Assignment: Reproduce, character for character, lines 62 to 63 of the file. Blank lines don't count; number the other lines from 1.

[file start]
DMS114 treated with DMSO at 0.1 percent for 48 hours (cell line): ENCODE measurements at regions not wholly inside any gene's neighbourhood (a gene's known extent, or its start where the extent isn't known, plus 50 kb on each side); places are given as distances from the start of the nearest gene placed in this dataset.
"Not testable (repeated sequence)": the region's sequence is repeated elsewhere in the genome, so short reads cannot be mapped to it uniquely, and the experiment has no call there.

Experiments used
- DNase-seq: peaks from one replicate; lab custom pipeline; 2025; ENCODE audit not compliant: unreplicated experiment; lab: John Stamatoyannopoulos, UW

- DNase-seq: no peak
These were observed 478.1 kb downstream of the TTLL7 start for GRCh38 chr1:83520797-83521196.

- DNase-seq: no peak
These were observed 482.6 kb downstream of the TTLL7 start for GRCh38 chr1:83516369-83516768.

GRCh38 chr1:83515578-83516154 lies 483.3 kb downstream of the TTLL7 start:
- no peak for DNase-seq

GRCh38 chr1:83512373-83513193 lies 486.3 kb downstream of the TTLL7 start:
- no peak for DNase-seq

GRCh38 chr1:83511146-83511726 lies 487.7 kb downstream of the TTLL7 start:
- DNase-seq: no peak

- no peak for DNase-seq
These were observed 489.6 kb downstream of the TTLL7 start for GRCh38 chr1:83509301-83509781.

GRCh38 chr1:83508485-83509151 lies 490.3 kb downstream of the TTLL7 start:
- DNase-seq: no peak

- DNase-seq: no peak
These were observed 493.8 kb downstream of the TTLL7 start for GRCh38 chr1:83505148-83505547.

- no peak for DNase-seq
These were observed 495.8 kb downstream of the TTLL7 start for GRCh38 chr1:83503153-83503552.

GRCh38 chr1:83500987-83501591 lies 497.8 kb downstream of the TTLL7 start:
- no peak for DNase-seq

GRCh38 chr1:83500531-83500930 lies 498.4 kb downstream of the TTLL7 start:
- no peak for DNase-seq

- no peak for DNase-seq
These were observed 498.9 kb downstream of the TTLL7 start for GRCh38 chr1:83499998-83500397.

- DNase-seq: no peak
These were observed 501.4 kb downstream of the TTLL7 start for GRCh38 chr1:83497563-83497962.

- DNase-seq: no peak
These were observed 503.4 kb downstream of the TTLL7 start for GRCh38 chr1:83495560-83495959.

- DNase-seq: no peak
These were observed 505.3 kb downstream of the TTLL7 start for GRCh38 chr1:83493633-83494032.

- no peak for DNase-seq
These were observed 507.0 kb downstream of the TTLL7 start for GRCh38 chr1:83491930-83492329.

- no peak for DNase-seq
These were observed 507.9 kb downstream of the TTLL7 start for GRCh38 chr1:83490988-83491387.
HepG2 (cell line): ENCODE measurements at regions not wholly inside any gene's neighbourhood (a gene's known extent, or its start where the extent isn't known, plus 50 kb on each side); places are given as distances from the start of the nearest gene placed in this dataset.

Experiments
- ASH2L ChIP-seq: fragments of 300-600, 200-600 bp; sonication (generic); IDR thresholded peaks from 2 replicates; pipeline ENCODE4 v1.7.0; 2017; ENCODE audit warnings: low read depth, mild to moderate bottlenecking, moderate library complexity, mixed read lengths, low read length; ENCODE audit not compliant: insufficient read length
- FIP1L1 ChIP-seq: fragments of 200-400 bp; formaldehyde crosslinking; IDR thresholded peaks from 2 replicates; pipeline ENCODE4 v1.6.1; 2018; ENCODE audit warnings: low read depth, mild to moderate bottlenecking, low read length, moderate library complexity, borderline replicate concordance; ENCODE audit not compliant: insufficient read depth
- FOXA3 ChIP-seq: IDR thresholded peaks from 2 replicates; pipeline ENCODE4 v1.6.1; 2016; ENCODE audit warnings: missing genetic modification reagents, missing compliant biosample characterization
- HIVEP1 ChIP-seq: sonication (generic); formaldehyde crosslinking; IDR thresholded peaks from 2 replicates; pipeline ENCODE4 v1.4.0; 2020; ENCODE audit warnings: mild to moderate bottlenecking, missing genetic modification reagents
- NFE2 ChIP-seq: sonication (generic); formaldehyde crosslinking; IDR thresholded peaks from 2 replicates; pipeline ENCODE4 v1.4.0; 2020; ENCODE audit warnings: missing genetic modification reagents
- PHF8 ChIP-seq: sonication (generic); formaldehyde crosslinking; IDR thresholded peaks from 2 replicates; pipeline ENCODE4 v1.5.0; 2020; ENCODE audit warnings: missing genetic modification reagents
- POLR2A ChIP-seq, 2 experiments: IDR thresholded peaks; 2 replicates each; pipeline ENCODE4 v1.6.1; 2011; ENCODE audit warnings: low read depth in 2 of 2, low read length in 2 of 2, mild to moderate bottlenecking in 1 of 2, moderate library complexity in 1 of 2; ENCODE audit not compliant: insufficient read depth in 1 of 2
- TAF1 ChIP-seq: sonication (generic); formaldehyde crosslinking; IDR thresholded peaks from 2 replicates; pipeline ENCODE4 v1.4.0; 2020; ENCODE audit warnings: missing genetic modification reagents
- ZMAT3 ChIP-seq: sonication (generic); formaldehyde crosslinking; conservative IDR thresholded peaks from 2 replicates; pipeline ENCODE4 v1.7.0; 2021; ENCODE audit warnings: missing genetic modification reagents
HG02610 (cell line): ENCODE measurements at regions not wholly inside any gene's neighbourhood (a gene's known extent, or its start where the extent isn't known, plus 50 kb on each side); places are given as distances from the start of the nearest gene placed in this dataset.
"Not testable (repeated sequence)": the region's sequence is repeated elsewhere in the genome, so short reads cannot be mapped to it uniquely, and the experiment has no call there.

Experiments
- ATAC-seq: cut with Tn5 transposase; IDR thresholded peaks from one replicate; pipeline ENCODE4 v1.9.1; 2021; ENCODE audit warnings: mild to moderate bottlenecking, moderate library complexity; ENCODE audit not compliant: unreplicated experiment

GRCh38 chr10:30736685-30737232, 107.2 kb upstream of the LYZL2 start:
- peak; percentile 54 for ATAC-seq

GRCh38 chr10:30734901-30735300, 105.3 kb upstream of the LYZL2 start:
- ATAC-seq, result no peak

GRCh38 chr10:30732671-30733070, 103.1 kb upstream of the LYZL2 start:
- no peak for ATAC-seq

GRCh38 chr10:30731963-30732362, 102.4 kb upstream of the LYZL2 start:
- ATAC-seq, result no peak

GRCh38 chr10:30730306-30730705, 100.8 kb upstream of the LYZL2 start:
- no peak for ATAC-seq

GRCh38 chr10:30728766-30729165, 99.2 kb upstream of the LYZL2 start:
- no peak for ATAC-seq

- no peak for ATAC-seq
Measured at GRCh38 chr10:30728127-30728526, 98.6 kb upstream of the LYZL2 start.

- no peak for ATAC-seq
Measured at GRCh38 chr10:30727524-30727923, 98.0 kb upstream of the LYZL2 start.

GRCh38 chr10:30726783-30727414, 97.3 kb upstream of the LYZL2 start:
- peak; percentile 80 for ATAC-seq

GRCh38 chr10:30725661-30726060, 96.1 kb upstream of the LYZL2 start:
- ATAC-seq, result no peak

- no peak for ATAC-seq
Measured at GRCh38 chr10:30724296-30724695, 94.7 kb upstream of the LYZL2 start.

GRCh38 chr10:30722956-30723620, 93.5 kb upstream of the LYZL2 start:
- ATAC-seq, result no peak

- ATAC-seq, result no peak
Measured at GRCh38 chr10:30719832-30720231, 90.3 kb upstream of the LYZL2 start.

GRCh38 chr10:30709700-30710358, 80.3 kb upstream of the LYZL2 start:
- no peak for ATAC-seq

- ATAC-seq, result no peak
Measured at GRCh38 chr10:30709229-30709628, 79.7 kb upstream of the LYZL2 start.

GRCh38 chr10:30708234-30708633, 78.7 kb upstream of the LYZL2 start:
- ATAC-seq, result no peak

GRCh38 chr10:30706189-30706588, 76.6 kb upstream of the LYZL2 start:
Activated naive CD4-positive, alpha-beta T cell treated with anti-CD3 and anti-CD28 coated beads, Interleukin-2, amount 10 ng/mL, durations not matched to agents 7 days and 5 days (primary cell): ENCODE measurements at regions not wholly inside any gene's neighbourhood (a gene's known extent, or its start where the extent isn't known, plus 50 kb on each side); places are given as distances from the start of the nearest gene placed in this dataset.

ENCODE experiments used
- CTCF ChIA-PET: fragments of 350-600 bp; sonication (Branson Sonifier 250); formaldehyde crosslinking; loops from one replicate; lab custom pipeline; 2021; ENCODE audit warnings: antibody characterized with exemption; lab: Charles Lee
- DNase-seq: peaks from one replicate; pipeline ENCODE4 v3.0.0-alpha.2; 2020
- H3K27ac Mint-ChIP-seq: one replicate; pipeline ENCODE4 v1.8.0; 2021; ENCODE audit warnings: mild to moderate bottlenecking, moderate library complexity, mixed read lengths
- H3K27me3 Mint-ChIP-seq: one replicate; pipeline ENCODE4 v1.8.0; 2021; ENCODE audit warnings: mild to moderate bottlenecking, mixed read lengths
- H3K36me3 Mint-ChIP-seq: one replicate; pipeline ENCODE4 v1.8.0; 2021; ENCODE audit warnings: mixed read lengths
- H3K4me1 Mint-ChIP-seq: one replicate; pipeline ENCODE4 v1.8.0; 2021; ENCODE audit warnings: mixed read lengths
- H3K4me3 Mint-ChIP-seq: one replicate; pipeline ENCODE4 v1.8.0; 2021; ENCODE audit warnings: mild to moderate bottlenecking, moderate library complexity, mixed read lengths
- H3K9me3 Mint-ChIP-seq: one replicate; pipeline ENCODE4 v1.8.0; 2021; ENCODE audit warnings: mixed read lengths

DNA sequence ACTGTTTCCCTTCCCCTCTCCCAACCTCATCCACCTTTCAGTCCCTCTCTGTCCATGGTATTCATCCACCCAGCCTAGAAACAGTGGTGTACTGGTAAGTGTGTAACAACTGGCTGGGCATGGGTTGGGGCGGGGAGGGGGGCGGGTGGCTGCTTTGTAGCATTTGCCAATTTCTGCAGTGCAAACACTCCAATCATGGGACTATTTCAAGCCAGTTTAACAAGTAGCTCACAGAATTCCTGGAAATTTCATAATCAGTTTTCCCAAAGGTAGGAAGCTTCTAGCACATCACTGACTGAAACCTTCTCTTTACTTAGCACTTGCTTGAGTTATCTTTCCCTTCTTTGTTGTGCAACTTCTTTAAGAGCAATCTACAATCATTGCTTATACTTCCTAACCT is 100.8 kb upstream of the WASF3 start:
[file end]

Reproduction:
GRCh38 chr10:30730306-30730705, 100.8 kb upstream of the LYZL2 start:
- no peak for ATAC-seq